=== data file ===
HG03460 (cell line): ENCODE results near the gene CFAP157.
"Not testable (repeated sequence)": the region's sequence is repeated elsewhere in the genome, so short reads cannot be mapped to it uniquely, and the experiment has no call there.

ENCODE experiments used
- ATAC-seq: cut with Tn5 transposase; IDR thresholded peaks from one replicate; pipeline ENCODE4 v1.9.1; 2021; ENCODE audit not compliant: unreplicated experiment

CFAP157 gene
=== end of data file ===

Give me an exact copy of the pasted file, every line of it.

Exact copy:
HG03460 (cell line): ENCODE results near the gene CFAP157.
"Not testable (repeated sequence)": the region's sequence is repeated elsewhere in the genome, so short reads cannot be mapped to it uniquely, and the experiment has no call there.

ENCODE experiments used
- ATAC-seq: cut with Tn5 transposase; IDR thresholded peaks from one replicate; pipeline ENCODE4 v1.9.1; 2021; ENCODE audit not compliant: unreplicated experiment

CFAP157 gene